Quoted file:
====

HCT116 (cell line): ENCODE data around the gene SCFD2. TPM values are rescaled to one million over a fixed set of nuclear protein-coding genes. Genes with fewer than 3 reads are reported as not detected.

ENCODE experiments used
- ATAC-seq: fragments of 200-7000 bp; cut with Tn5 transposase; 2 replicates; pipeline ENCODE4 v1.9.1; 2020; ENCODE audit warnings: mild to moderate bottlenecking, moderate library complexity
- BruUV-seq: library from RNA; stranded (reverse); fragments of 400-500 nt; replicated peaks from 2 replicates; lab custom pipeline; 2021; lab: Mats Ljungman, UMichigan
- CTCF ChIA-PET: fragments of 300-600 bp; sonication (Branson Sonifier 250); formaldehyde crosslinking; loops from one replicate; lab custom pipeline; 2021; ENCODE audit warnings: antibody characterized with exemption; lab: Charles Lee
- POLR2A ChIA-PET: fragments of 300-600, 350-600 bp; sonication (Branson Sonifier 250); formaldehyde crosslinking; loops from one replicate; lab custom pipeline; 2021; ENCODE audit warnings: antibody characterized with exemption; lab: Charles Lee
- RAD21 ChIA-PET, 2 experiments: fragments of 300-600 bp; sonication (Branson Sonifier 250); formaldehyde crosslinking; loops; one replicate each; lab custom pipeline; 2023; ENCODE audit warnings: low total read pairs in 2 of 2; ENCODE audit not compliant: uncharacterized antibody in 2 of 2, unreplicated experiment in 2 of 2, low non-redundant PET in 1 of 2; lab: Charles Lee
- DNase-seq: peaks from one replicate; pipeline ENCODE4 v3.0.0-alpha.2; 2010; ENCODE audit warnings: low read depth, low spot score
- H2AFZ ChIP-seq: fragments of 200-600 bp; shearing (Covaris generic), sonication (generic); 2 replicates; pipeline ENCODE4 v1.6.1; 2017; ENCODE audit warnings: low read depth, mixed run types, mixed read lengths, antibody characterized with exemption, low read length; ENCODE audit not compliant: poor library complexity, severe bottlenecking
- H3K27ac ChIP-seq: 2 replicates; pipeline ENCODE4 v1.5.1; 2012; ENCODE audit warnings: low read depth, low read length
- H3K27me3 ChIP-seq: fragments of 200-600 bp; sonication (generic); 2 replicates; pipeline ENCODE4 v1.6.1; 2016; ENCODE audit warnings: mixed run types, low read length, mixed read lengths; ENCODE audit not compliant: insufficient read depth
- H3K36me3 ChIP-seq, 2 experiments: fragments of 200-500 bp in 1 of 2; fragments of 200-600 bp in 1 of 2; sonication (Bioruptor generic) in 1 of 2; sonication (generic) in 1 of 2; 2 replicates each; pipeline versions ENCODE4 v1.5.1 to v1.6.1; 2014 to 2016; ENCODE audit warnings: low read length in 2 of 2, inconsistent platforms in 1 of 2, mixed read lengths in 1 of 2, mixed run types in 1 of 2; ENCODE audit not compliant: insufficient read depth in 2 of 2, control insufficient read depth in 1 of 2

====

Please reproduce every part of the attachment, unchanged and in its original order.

HCT116 (cell line): ENCODE data around the gene SCFD2. TPM values are rescaled to one million over a fixed set of nuclear protein-coding genes. Genes with fewer than 3 reads are reported as not detected.

ENCODE experiments used
- ATAC-seq: fragments of 200-7000 bp; cut with Tn5 transposase; 2 replicates; pipeline ENCODE4 v1.9.1; 2020; ENCODE audit warnings: mild to moderate bottlenecking, moderate library complexity
- BruUV-seq: library from RNA; stranded (reverse); fragments of 400-500 nt; replicated peaks from 2 replicates; lab custom pipeline; 2021; lab: Mats Ljungman, UMichigan
- CTCF ChIA-PET: fragments of 300-600 bp; sonication (Branson Sonifier 250); formaldehyde crosslinking; loops from one replicate; lab custom pipeline; 2021; ENCODE audit warnings: antibody characterized with exemption; lab: Charles Lee
- POLR2A ChIA-PET: fragments of 300-600, 350-600 bp; sonication (Branson Sonifier 250); formaldehyde crosslinking; loops from one replicate; lab custom pipeline; 2021; ENCODE audit warnings: antibody characterized with exemption; lab: Charles Lee
- RAD21 ChIA-PET, 2 experiments: fragments of 300-600 bp; sonication (Branson Sonifier 250); formaldehyde crosslinking; loops; one replicate each; lab custom pipeline; 2023; ENCODE audit warnings: low total read pairs in 2 of 2; ENCODE audit not compliant: uncharacterized antibody in 2 of 2, unreplicated experiment in 2 of 2, low non-redundant PET in 1 of 2; lab: Charles Lee
- DNase-seq: peaks from one replicate; pipeline ENCODE4 v3.0.0-alpha.2; 2010; ENCODE audit warnings: low read depth, low spot score
- H2AFZ ChIP-seq: fragments of 200-600 bp; shearing (Covaris generic), sonication (generic); 2 replicates; pipeline ENCODE4 v1.6.1; 2017; ENCODE audit warnings: low read depth, mixed run types, mixed read lengths, antibody characterized with exemption, low read length; ENCODE audit not compliant: poor library complexity, severe bottlenecking
- H3K27ac ChIP-seq: 2 replicates; pipeline ENCODE4 v1.5.1; 2012; ENCODE audit warnings: low read depth, low read length
- H3K27me3 ChIP-seq: fragments of 200-600 bp; sonication (generic); 2 replicates; pipeline ENCODE4 v1.6.1; 2016; ENCODE audit warnings: mixed run types, low read length, mixed read lengths; ENCODE audit not compliant: insufficient read depth
- H3K36me3 ChIP-seq, 2 experiments: fragments of 200-500 bp in 1 of 2; fragments of 200-600 bp in 1 of 2; sonication (Bioruptor generic) in 1 of 2; sonication (generic) in 1 of 2; 2 replicates each; pipeline versions ENCODE4 v1.5.1 to v1.6.1; 2014 to 2016; ENCODE audit warnings: low read length in 2 of 2, inconsistent platforms in 1 of 2, mixed read lengths in 1 of 2, mixed run types in 1 of 2; ENCODE audit not compliant: insufficient read depth in 2 of 2, control insufficient read depth in 1 of 2